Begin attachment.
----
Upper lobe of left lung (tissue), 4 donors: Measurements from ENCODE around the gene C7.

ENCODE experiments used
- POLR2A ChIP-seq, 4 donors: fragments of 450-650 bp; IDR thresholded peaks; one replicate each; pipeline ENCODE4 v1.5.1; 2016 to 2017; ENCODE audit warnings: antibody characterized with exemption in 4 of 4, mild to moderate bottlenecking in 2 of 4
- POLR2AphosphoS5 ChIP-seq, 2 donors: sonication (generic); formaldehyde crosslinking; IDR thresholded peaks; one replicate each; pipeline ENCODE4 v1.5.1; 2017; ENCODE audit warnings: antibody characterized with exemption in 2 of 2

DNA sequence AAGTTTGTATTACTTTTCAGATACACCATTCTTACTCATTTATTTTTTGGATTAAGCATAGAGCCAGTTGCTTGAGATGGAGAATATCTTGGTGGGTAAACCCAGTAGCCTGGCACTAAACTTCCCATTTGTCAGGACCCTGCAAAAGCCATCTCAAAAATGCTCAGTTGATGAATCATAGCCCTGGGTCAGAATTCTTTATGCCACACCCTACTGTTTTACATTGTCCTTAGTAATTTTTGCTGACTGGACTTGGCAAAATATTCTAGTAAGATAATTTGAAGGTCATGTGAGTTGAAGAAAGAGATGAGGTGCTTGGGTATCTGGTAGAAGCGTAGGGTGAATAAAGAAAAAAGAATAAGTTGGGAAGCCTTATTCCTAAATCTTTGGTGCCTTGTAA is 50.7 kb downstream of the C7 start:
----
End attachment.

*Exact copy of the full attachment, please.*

Upper lobe of left lung (tissue), 4 donors: Measurements from ENCODE around the gene C7.

ENCODE experiments used
- POLR2A ChIP-seq, 4 donors: fragments of 450-650 bp; IDR thresholded peaks; one replicate each; pipeline ENCODE4 v1.5.1; 2016 to 2017; ENCODE audit warnings: antibody characterized with exemption in 4 of 4, mild to moderate bottlenecking in 2 of 4
- POLR2AphosphoS5 ChIP-seq, 2 donors: sonication (generic); formaldehyde crosslinking; IDR thresholded peaks; one replicate each; pipeline ENCODE4 v1.5.1; 2017; ENCODE audit warnings: antibody characterized with exemption in 2 of 2

DNA sequence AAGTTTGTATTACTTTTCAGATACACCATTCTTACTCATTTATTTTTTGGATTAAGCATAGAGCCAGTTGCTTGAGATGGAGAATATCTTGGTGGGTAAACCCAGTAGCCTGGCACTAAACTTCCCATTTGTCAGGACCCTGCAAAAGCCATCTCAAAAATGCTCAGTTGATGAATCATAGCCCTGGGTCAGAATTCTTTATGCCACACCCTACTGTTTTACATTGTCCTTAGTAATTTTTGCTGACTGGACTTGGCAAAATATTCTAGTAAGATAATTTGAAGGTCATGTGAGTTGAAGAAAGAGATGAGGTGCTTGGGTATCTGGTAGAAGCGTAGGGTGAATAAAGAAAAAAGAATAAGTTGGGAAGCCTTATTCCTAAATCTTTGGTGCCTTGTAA is 50.7 kb downstream of the C7 start: